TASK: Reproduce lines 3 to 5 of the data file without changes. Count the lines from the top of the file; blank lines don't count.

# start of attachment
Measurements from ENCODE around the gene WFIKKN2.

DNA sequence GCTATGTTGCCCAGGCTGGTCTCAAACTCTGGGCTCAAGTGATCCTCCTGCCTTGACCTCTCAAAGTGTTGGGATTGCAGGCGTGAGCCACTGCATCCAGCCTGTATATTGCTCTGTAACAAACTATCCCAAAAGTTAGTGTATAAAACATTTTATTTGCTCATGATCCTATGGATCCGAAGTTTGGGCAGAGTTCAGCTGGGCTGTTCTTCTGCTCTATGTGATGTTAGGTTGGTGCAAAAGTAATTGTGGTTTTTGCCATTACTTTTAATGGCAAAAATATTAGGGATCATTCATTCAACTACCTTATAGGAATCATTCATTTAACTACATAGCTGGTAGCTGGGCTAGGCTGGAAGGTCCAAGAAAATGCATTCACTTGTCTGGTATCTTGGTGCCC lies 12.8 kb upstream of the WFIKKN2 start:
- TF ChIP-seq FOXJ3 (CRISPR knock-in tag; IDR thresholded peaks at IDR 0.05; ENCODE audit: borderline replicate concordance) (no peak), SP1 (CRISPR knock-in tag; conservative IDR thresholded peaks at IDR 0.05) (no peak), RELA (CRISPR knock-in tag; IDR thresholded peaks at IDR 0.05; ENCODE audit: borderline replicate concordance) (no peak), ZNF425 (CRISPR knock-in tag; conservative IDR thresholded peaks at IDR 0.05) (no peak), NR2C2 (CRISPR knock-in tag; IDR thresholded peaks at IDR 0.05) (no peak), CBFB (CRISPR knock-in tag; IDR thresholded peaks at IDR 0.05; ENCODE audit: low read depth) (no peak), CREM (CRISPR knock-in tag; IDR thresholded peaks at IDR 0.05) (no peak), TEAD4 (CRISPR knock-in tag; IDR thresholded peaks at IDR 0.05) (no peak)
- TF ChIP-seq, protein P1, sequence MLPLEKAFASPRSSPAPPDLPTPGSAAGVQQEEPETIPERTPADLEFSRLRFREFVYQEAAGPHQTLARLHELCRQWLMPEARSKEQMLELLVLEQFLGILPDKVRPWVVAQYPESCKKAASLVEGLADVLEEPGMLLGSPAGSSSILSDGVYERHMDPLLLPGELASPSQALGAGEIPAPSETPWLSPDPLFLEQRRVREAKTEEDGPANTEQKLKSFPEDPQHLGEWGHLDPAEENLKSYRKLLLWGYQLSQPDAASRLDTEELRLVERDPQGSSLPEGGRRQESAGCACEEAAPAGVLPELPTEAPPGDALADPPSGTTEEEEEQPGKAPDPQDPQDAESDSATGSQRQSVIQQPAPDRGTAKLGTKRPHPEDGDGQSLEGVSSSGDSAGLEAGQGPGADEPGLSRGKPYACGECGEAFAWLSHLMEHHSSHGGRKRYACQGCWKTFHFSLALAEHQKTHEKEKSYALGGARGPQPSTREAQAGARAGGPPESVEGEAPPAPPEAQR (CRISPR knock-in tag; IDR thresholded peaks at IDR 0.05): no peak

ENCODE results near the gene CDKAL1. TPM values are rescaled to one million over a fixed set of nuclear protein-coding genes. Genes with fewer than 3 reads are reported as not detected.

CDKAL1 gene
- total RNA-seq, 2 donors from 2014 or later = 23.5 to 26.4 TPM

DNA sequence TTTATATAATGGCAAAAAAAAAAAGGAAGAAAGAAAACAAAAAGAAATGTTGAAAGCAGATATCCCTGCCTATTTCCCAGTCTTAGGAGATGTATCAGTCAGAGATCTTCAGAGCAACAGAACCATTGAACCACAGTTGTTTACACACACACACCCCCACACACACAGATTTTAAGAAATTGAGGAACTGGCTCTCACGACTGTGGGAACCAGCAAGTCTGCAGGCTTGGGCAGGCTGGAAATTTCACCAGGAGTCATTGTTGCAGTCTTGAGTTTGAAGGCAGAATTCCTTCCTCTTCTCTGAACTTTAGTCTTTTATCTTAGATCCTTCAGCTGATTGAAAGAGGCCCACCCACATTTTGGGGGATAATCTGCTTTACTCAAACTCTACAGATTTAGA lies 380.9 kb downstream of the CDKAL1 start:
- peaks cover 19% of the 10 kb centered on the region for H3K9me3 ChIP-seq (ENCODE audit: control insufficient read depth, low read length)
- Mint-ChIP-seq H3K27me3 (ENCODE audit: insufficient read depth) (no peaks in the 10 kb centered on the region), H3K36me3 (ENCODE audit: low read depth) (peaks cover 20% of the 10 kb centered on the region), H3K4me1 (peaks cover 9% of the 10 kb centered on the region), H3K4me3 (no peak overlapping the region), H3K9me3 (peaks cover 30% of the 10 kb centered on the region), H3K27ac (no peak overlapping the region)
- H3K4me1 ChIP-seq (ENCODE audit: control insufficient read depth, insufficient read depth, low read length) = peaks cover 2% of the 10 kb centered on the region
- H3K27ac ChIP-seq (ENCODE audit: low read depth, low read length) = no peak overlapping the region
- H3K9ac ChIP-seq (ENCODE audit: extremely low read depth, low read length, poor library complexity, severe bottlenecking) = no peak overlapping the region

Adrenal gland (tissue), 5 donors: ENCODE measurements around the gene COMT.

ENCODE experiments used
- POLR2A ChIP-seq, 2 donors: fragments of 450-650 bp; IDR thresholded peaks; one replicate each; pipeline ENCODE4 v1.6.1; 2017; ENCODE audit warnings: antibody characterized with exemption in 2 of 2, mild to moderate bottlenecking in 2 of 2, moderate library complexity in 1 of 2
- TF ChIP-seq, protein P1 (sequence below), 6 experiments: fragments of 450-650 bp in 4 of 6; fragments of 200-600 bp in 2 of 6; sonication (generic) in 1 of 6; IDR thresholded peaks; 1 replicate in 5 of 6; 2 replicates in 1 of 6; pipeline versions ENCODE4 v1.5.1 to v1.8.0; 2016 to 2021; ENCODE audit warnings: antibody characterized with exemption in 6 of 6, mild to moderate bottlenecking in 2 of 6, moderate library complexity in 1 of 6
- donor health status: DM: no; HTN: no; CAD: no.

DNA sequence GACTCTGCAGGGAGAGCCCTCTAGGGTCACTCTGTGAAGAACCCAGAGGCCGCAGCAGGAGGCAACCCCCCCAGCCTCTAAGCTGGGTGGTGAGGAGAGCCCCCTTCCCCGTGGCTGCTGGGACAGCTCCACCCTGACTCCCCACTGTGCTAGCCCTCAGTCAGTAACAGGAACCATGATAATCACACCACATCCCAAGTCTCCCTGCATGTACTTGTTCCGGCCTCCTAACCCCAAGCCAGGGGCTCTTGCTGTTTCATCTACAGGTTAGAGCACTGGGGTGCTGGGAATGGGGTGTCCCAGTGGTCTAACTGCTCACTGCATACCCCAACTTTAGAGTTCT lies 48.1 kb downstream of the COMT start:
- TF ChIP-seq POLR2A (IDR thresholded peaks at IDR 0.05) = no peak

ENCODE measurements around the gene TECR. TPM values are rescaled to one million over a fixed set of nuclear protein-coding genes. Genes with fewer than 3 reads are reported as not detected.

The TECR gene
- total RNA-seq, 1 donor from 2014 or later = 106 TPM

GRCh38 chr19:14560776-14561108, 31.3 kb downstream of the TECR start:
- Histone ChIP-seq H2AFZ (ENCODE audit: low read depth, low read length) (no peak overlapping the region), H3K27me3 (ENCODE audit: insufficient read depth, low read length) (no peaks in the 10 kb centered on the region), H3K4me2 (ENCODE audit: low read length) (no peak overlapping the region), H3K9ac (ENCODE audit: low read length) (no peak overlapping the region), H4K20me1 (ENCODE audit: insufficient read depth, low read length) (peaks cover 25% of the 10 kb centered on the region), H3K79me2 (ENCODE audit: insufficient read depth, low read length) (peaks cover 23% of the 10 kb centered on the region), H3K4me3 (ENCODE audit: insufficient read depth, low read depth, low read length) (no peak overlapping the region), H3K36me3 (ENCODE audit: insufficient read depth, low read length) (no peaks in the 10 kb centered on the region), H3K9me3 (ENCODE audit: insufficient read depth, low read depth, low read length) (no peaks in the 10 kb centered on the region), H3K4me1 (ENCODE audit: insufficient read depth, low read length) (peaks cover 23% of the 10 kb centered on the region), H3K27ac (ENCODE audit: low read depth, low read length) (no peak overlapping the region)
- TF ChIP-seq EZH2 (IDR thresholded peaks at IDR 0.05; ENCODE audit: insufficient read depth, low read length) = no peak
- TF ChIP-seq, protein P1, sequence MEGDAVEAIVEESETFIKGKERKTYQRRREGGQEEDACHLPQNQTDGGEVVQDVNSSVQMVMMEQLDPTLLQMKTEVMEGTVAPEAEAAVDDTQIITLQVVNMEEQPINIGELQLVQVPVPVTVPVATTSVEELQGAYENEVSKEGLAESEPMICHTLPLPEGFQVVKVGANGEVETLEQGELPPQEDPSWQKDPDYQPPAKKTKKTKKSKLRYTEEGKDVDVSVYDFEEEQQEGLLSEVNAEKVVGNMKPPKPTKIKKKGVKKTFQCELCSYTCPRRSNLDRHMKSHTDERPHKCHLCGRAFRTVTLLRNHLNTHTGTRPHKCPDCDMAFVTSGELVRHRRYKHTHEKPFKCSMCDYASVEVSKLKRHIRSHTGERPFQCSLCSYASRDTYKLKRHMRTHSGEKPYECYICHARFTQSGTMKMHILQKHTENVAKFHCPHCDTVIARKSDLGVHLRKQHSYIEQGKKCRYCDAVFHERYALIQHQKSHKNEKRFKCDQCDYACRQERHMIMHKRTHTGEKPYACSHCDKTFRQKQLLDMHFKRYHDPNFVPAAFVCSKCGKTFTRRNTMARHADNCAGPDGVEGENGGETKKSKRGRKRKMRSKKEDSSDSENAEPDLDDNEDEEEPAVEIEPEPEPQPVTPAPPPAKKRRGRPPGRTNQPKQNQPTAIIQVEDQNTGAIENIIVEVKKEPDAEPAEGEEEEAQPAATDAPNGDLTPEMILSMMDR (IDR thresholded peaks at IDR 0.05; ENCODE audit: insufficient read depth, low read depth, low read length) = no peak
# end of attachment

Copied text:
- TF ChIP-seq FOXJ3 (CRISPR knock-in tag; IDR thresholded peaks at IDR 0.05; ENCODE audit: borderline replicate concordance) (no peak), SP1 (CRISPR knock-in tag; conservative IDR thresholded peaks at IDR 0.05) (no peak), RELA (CRISPR knock-in tag; IDR thresholded peaks at IDR 0.05; ENCODE audit: borderline replicate concordance) (no peak), ZNF425 (CRISPR knock-in tag; conservative IDR thresholded peaks at IDR 0.05) (no peak), NR2C2 (CRISPR knock-in tag; IDR thresholded peaks at IDR 0.05) (no peak), CBFB (CRISPR knock-in tag; IDR thresholded peaks at IDR 0.05; ENCODE audit: low read depth) (no peak), CREM (CRISPR knock-in tag; IDR thresholded peaks at IDR 0.05) (no peak), TEAD4 (CRISPR knock-in tag; IDR thresholded peaks at IDR 0.05) (no peak)
- TF ChIP-seq, protein P1, sequence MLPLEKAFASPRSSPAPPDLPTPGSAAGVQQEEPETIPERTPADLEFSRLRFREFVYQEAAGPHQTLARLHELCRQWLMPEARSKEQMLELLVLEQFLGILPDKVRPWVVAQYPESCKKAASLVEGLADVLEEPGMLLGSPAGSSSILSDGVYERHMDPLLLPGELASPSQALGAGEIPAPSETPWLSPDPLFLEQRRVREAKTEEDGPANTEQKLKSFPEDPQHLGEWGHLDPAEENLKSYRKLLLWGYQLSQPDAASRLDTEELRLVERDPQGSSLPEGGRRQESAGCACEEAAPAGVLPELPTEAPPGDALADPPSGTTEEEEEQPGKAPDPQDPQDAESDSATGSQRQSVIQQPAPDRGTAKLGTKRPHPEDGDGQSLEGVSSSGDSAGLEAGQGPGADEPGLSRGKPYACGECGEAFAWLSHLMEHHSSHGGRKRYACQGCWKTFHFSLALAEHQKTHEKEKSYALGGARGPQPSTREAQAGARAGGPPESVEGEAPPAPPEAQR (CRISPR knock-in tag; IDR thresholded peaks at IDR 0.05): no peak

ENCODE results near the gene CDKAL1. TPM values are rescaled to one million over a fixed set of nuclear protein-coding genes. Genes with fewer than 3 reads are reported as not detected.